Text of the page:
Togo: Upon the death of Togolese president Gnassingbé Eyadéma on February 5, the country’s military leaders unconstitutionally appointed his son, Faure Gnassingbé of the ruling Rally of the Togolese People, to succeed him. Following heavy international and domestic pressures, a presidential election was held on April 24. According to official results, Gnassingbé won 60.2 percent of the vote, while opposition leader Bob Akitani received 38.3 percent. The results, disputed by most international observers as well as by the opposition, sparked riots in the capital, Lomé.

Zimbabwe: In March 31 elections for the 120 elected seats in the 150-member House of Assembly, President Robert Mugabe’s African National Union–Patriotic Front received 78 seats, increasing by 16 seats its majority against the opposing Movement for Democratic Change, which received 41. The remaining seat went to an independent candidate. Opposition leaders and Western election observers denounced the elections, citing such flagrant abuses as media manipulation and ballot stuffing.

UPCOMING ELECTIONS (July 2005–June 2006)

Afghanistan: parliamentary, 18 September 2005

Albania: parliamentary, 3 July 2005 [End Page 179]

Argentina: legislative, 23 October 2005

Azerbaijan: parliamentary, November 2005

Benin: presidential, March 2006

Burkina Faso: presidential, 13 November 2005

Burundi: legislative, 4 and 29 July 2005; presidential, 19 August 2005

Cape Verde: parliamentary, December 2005; presidential, February 2006

Chad: parliamentary, April 2006

Chile: presidential and legislative, 14 December 2005

Colombia: presidential and legislative, April 2006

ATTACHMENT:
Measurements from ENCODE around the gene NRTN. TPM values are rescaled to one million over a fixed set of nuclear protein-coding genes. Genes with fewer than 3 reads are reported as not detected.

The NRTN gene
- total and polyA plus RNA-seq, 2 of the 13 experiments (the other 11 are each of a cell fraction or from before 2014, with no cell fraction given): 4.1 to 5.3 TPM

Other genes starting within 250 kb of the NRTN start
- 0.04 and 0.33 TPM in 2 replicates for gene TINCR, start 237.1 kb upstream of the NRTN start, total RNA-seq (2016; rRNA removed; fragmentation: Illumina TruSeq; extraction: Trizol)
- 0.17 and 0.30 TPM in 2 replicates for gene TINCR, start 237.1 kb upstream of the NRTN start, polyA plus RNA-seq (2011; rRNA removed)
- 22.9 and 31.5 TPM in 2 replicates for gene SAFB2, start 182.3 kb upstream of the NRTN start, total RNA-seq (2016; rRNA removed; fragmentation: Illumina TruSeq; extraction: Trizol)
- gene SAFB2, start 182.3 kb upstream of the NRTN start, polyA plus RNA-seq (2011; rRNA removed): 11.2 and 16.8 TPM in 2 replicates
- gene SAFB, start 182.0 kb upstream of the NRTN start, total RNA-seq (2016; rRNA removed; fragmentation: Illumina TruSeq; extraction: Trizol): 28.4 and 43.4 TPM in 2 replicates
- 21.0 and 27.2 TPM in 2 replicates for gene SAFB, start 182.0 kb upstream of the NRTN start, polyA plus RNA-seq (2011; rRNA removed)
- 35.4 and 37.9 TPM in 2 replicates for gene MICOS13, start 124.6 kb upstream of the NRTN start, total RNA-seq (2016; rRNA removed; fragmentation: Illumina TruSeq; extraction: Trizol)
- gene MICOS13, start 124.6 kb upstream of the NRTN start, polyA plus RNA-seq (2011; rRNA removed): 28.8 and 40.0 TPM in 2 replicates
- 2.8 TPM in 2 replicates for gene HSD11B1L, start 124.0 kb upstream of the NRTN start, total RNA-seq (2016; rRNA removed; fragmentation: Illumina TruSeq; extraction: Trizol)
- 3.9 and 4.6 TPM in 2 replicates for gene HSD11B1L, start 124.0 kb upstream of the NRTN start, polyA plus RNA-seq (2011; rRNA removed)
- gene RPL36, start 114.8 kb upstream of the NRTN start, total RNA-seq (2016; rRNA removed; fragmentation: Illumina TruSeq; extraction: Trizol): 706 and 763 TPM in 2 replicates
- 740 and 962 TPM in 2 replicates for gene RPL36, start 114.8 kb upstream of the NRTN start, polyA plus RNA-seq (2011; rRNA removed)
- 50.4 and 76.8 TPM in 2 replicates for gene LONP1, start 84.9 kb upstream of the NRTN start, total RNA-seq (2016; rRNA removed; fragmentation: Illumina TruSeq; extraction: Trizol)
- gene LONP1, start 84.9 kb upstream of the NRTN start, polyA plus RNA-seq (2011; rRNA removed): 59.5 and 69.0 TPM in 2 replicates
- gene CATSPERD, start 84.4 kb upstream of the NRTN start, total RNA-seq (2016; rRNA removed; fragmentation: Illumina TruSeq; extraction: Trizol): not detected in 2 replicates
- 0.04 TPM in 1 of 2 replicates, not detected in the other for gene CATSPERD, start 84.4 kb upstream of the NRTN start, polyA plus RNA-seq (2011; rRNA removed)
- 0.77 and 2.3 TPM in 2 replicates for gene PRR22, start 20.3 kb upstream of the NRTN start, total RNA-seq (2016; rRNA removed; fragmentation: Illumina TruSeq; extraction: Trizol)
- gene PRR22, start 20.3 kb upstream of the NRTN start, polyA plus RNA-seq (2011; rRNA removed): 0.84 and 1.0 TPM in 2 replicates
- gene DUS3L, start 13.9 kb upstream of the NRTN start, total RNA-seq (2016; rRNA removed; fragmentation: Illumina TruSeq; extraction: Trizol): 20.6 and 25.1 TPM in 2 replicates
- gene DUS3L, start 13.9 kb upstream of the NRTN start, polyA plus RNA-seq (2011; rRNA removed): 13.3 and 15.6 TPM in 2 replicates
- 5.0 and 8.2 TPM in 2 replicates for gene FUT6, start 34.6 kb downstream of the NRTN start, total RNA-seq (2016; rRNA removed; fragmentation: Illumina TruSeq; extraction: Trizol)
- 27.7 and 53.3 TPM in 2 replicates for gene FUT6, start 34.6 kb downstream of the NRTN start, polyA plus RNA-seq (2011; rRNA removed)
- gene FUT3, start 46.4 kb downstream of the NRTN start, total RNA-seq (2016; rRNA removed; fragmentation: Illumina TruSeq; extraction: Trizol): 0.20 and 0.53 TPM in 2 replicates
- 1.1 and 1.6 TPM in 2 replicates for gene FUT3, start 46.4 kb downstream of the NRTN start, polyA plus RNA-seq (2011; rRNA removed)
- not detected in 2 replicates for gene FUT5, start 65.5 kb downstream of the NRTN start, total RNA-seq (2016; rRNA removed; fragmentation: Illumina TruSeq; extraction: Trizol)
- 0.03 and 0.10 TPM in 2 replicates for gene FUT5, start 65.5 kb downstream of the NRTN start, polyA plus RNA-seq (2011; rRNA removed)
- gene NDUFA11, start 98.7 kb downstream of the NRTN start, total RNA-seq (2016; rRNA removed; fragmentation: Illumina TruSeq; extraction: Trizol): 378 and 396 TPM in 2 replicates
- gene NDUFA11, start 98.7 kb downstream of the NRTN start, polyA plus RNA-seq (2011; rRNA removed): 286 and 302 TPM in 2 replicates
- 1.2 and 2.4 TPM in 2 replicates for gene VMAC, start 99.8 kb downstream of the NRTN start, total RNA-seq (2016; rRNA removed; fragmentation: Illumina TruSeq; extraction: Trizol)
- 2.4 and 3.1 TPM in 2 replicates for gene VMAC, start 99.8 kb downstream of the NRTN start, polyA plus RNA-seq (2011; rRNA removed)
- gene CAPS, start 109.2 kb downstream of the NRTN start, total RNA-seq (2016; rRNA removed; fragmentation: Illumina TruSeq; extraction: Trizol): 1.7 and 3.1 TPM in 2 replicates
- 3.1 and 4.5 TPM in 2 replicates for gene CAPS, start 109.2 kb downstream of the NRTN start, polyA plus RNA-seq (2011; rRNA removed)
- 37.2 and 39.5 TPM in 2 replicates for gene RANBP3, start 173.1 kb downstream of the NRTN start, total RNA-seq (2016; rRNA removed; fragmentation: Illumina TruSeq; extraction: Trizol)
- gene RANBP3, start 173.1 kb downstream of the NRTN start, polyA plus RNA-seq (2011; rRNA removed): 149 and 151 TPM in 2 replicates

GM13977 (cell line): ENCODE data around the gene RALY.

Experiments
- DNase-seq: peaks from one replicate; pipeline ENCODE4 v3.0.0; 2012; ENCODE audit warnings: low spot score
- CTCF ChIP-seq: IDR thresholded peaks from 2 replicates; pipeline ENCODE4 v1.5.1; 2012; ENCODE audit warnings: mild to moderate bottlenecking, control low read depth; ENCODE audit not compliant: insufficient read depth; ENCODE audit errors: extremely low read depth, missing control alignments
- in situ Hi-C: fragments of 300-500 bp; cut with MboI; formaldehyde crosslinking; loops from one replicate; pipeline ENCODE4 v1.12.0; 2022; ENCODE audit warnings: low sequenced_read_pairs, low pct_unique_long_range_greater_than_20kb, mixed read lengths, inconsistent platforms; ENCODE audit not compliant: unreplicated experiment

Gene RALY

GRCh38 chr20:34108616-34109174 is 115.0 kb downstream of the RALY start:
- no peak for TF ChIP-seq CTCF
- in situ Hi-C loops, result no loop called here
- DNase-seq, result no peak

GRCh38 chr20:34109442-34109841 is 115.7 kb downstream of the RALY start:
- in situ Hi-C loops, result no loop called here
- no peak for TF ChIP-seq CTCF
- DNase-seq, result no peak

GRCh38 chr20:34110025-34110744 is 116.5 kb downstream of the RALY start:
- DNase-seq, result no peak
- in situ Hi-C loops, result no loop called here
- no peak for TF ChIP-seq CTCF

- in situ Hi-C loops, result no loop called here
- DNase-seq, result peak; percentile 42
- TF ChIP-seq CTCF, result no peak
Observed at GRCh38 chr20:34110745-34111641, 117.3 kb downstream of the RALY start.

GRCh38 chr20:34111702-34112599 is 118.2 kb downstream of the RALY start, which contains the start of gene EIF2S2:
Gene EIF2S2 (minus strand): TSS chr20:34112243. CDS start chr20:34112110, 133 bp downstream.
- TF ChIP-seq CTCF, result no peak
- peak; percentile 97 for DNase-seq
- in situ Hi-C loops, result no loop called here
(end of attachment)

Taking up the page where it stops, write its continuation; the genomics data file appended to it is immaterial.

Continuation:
Costa Rica: presidential and legislative, 6 February 2006

Côte d’Ivoire: presidential, 30 October 2005

Egypt: presidential, October 2005; parliamentary, November 2005

Guyana: presidential and parliamentary, March 2006

Haiti: presidential and parliamentary, 13 November 2005

Honduras: presidential and legislative, 27 November 2005

Liberia: presidential and legislative, 11 October 2005

Mauritius: parliamentary, September 2005

Palestinian Territories: parliamentary, 17 July 2005

Peru: presidential and legislative, 9 April 2006

Poland: parliamentary, 25 September 2005; presidential, 9 October 2005

São Tomé and Príncipe: parliamentary, March 2006

Solomon Islands: parliamentary, December 2005

Sri Lanka: presidential, December 2005

Tanzania: presidential and parliamentary, 30 October 2005

Uganda: parliamentary, May–June 2006

Zimbabwe: presidential, March 2006

Election Watch provides reports of recently decided and upcoming elections in
developing nations and the postcommunist world. Elections in nondemocratic nations are included when they exhibit a significant element of genuine competition or,
in the case of upcoming elections, when they represent an important test of progress
toward democracy. Some of the data for Election Watch come from the International
Foundation for Election Systems (IFES), a private, nonprofit educational and research foundation that assists in monitoring, supporting, and strengthening the
mechanics of the electoral process worldwide. For additional information, visit